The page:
Crypto Currencies – a short look at IOTA

Again the promise: This will not become a Crypto Currency blog. On the other hand I really find the topic fascinating and maybe one or the other reader finds it interesting too.

After looking at rather non-exciting ICOs like Naga Coin and Whysker, I decided to have a quick look at IOTA.

Why IOTA ?

First of all, IOTA is also based in Germany and I want to know what is going on in my home country. Secondly, I was surprised that Robert Bosch AG, the very conservative privately hold German auto supplier invested in IOTA coins a few weeks ago. Although Bosch did some stupid things in the past (like buying Ersol and Aleo Solar), it is nevertheless an interesting move.

Thirdly, IOTA is not a “cheap Ethereum based shitcoin” but something differently. Their fancy website claims that they are the “next generation blockchain”.

What’s different with IOTA ?

The biggest issues with the currently most popular Crypto Currencies, especially Bitcoin and to a lesser extend Ethereum are the following:

  • As every participant (node) needs to calculate the consistency of the full blockchain (which becomes longer with every block generated) more and more calculation power is required to maintain the integrity of the network. On top of that, especially Bitcoin’s architecture makes it very difficult to scale (only 1 block every 10 minutes etc.)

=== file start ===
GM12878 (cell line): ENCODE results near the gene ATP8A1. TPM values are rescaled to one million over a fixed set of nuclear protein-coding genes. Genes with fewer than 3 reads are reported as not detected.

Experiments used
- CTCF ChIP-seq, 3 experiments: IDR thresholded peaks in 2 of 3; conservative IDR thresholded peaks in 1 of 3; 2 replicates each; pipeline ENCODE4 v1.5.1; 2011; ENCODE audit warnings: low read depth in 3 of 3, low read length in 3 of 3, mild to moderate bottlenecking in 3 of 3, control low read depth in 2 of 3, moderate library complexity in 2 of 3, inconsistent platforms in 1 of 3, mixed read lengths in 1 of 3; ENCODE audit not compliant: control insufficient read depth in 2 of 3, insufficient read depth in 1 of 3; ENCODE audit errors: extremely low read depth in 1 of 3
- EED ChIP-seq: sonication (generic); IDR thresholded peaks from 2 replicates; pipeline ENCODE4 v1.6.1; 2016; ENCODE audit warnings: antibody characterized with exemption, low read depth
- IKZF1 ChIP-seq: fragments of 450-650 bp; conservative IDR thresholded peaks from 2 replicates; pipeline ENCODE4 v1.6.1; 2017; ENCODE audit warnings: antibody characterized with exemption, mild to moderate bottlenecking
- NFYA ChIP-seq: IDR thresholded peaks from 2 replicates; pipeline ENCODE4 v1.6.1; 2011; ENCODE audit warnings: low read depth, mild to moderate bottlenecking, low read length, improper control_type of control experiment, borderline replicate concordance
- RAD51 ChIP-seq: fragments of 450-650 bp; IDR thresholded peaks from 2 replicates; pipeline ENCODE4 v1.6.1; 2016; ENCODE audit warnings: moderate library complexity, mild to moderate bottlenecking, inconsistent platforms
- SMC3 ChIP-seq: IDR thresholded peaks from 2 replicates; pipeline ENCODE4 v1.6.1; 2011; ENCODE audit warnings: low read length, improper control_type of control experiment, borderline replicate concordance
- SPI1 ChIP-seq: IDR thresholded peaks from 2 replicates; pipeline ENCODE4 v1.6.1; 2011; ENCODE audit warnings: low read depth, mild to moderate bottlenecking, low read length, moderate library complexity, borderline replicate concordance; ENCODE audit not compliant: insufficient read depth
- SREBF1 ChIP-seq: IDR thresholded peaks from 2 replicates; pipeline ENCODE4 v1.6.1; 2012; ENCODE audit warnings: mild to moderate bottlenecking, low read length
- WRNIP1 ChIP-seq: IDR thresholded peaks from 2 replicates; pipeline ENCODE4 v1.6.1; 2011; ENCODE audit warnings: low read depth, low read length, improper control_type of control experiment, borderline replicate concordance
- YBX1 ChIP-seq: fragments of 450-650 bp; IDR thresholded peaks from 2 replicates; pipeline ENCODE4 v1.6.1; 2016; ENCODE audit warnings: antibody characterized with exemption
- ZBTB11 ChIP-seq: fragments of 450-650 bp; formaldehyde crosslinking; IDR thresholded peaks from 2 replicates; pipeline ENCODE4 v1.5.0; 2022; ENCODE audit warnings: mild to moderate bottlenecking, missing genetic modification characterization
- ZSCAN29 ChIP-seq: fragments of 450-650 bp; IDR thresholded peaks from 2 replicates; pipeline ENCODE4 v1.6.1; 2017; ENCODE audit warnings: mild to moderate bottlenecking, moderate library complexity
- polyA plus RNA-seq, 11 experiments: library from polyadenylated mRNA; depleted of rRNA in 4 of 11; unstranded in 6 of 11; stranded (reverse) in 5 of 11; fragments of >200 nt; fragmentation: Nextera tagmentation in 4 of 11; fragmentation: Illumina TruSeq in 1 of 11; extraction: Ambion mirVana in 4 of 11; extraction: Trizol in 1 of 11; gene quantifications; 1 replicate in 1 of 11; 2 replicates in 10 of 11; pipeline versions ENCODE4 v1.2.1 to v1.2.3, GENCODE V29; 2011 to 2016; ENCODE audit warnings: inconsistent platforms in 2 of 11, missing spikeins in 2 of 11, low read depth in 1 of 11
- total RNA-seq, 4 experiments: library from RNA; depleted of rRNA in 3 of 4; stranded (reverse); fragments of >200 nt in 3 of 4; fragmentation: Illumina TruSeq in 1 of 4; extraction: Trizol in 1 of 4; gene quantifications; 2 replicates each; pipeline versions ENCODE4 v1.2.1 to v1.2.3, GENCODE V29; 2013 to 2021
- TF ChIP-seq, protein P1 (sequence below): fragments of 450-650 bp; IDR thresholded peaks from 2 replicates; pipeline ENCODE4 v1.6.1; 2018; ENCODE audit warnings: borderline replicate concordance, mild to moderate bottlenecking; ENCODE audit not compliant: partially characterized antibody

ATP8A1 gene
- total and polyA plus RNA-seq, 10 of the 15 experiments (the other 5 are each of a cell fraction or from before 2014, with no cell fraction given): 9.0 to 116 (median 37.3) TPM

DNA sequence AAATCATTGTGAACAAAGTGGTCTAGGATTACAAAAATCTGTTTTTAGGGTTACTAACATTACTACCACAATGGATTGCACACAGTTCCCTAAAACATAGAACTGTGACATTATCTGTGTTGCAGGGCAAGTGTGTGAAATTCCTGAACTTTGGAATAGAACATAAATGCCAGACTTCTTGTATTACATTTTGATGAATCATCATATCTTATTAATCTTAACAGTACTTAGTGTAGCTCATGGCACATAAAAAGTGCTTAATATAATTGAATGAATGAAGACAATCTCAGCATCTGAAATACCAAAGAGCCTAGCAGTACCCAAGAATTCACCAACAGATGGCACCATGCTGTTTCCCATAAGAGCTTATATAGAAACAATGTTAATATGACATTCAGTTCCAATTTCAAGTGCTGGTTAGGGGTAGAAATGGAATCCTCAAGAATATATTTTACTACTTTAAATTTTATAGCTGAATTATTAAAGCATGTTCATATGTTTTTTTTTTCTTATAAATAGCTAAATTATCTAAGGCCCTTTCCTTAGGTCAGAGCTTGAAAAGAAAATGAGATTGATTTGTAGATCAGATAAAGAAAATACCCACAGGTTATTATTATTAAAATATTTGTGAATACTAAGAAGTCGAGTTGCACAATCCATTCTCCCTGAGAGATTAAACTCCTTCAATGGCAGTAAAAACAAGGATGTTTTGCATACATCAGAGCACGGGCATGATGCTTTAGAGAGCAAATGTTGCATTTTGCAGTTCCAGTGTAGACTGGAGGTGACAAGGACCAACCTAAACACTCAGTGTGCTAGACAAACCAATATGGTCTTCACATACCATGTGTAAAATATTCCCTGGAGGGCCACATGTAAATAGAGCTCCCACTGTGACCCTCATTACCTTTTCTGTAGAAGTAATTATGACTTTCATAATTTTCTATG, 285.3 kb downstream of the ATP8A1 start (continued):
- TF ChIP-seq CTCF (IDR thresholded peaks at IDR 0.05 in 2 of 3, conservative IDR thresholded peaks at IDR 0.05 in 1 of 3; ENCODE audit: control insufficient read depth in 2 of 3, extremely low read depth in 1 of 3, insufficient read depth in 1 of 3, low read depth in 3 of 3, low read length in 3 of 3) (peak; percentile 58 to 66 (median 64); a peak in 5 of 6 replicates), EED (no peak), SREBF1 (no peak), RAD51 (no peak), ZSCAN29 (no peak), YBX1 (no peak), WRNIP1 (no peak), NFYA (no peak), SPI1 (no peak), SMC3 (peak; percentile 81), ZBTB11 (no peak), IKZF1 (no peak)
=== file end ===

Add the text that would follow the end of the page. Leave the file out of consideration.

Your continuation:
• “Traditional” Crypto currencies differentiate between participants who transact and those who verify (Miners). In order to motivate Miners to verify transactions, they get fees, both via direct fees and newly generated Bitcoins. According to, the current “fully loaded” cost for a single Bitcoin transaction has become a whopping 123 USD PER TRANSACTION !!! This was for instance one of the major reasons that Valve/Steam discontinued to accept Bitcoins a few weeks ago.

According to their Whitepaper, IOTA tries to solve this issues with those 2 main features.

  1. Instead of a full Blockchain which gets mirrored on each node, IOTA consists of a so-called “tangle” which is a Blockchain that consists of many different sub parts but which are connected. Nevertheless, the intelligent algorithms behind IOTA ensure (according to the Whitepaper) that “double spending” is prevented. This allows among other features that transactions can be created and confirmed in parallel and not sequentially as in Bitcoin or Ethereum.